How many of us have walked into a room full of people and wanted to turn around and leave? When I think about networking events, my heart freezes. Didn’t our mothers teach us not to speak to strangers? Yet, in this article we're going to examine how to talk to strangers.
First thing you need to know is we all hate going to networking events. Why? It’s hard to thrust yourself on someone else, no matter how “outgoing” you may be. Knowing that we are all miserable makes these things a tiny bit easier.
Second, your job at a networking event is to meet people. Your job is to learn as much as you can about as many people as you can. Your job is not to sell yourself. You can sell yourself in the process, but that is secondary and must be done with caution.

The great Dale Carnegie said: "You can make more friends in two months by becoming really interested in other people than you can in two years by trying to get other people interested in you."

What Dale Carnegie meant is that whether you are attending a networking event or your family reunion picnic, the rules are the same. Listen to the other person. Question the other person. Learn about the other person. When you do these things, suddenly, you will discover that you have a new friend, a potential associate or a possible client.

How do you start? Let's go back to that evening when you walked into the room full of people and looked around. This is what you saw.
•Two people talking. Their heads bowed slightly toward one another as if to hear above the crowd.
•A group of people laughing and talking casually by the food. Another group talking casually by the bar.
•One person standing by the door, alone.

Which one of these three "groups" do you approach? If you answered the one person standing alone, you win the gold star. If you answered the group of people laughing and talking near the bar or food, you win the silver star. If you answered the two people talking with their heads bowed, you get the booby prize.
The main reason you go up to the person who is alone is that is a person who is looking for someone to talk to. They, like you, are feeling out of place. That person wants to talk to you. That person will be forever grateful that you approached them.

When to Hold 'Em.

•As soon as you walk into the room and spot a person, go introduce yourself. You do not need to wait for someone to introduce you.

•Once you've introduced yourself begin questioning the person. Ask what they do. Give them a chance to tell you all about their business. Ask what brought them to this event. Search for things you have in common.

•Do not ask personal questions, such as, are you married, do you have children.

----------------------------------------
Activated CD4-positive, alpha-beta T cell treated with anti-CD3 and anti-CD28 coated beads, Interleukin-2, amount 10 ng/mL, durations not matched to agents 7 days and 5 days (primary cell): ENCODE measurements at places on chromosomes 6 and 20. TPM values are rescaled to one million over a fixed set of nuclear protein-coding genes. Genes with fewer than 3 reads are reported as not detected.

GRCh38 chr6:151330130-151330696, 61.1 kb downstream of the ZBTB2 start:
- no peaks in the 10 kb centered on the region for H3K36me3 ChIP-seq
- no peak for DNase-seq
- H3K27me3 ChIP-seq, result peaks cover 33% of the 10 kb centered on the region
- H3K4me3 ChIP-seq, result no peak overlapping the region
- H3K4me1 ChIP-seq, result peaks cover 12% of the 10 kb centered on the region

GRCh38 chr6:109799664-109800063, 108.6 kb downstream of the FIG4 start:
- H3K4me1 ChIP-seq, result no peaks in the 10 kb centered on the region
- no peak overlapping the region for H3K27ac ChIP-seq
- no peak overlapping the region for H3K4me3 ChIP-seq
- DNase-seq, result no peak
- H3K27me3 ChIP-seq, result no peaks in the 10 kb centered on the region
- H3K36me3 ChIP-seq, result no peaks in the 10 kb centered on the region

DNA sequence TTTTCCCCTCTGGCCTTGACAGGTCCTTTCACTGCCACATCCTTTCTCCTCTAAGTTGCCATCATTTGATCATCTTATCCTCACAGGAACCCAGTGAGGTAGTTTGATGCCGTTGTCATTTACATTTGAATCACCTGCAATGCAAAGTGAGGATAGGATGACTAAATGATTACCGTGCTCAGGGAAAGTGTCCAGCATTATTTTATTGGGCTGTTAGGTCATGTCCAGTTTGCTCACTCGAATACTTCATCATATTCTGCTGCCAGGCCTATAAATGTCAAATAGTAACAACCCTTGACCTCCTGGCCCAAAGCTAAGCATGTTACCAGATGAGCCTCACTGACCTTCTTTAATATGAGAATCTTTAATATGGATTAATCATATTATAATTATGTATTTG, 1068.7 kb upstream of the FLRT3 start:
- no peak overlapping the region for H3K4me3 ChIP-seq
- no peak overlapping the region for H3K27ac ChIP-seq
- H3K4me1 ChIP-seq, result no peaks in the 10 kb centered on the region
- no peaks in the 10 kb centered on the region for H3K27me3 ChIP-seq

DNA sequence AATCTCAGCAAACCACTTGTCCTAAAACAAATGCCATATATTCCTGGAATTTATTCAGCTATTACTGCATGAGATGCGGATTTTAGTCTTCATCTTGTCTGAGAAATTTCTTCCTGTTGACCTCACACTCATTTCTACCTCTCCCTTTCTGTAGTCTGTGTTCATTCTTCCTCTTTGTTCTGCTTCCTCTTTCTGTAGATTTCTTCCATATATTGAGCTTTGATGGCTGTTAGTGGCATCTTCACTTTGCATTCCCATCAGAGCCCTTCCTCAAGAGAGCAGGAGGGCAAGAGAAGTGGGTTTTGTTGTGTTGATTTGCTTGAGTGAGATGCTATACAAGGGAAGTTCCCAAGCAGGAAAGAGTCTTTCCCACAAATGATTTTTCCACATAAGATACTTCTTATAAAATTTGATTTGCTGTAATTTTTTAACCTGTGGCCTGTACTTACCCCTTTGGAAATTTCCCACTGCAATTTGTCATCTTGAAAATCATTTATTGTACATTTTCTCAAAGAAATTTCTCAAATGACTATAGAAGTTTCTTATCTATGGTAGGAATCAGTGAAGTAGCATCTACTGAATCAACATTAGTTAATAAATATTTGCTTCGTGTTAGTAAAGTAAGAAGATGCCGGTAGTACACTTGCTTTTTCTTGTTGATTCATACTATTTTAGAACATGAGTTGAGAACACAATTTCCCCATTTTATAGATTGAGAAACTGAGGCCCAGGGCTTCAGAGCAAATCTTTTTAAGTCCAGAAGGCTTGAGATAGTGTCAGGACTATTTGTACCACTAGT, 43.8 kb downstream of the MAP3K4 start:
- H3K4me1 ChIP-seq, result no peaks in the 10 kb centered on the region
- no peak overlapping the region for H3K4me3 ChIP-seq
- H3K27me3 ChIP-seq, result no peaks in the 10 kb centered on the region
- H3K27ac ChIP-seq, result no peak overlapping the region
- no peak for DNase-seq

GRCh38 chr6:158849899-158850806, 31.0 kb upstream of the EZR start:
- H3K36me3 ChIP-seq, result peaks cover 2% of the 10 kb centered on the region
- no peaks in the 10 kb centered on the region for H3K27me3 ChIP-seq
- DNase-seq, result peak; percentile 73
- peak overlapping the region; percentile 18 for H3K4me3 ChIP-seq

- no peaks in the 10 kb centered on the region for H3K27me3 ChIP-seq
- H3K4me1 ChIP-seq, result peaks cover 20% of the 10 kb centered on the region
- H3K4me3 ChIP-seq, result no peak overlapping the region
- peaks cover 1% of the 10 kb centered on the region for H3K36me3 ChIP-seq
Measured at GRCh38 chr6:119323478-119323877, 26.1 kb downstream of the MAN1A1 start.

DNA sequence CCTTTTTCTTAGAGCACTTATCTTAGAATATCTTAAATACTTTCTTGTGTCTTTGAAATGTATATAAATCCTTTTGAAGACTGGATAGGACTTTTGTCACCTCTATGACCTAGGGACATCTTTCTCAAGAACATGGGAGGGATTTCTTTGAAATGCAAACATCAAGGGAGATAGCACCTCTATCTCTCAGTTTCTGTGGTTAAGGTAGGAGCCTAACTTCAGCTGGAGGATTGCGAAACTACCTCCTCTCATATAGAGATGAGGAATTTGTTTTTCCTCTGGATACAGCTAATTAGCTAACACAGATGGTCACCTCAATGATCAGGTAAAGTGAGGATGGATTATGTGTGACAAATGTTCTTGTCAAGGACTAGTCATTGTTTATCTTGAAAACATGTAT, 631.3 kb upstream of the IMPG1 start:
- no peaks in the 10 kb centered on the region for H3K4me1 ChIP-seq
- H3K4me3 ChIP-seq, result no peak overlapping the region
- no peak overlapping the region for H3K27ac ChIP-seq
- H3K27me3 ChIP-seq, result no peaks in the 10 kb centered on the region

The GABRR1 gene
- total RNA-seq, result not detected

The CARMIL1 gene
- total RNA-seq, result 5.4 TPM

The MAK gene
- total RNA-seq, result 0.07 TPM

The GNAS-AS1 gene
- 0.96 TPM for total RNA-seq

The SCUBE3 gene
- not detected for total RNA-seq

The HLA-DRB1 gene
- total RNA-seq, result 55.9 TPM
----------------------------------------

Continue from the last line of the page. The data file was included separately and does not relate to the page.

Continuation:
•If someone walks up, introduce yourself and your new friend. Tell the new person a little about the two of you and what you were talking about. Bring that new person into the conversation.

•As you begin to draw the conversation to a close, if the other person has not asked for your card, ask for theirs. That may stimulate them to ask for yours. Do not give someone your card unless they have asked for it.

When to Fold 'Em.
•After no more than 10 minutes and preferably 5 minutes leave the conversation.

•If you notice the person you're talking to saying less or their eyes darting around the room, excuse yourself gracefully, even if you have not been talking 5 minutes.

•Do not leave the person standing alone. Instead, offer to take them with you to join another group.

•Thank the person for giving you their card and for talking with you.

If you approach someone, who clearly does not want to talk to you, then gracefully thank them for their time and move on. Do not waste your time with people who are truly uninterested. You can note their interest level by the way they respond to you, namely, they answer your open questions with one word responses. Their eyes dart around the room, looking for someone "better" to talk to. They do not look at you while they talk. They do not ask you any questions.

Networking, like everything else we do, takes practice. Try these tips and see if it’s a bit easier for you the next time you enter that proverbial crowded room.
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Author's Bio: 

Joan Curtis is the CEO for Total Communications Coach. She has done leadership training and consulting for over 20 years. Her new book, Managing Sticky Situations at Work http://www.managingstickysituationsatwork, came out in June 2009. In it she creates a new model of communication called the Say It Just Right Model. Check out her website at